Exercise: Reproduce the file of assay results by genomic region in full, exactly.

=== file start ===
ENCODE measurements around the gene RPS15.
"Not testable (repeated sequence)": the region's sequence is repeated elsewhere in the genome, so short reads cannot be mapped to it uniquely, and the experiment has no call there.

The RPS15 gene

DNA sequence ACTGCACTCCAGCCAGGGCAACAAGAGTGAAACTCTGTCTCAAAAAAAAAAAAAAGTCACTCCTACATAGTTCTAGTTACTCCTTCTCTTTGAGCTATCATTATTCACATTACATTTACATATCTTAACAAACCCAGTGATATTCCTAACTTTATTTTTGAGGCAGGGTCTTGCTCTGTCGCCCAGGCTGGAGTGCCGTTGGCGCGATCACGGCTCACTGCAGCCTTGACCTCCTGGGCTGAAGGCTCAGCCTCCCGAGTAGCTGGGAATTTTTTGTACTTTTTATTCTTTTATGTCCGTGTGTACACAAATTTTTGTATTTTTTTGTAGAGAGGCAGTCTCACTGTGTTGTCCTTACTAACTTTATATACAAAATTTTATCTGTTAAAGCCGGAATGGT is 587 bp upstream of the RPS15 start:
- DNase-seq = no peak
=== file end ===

ENCODE measurements around the gene RPS15.
"Not testable (repeated sequence)": the region's sequence is repeated elsewhere in the genome, so short reads cannot be mapped to it uniquely, and the experiment has no call there.

The RPS15 gene

DNA sequence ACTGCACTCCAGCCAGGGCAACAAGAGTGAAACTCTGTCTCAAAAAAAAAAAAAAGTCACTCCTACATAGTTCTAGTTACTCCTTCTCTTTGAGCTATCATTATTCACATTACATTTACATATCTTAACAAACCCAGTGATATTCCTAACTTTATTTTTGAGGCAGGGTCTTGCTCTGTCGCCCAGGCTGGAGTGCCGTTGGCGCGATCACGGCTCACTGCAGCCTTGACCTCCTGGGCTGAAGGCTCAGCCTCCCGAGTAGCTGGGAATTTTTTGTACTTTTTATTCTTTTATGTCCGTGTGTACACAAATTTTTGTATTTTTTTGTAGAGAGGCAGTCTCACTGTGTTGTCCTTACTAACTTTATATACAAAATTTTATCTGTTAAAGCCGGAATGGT is 587 bp upstream of the RPS15 start:
- DNase-seq = no peak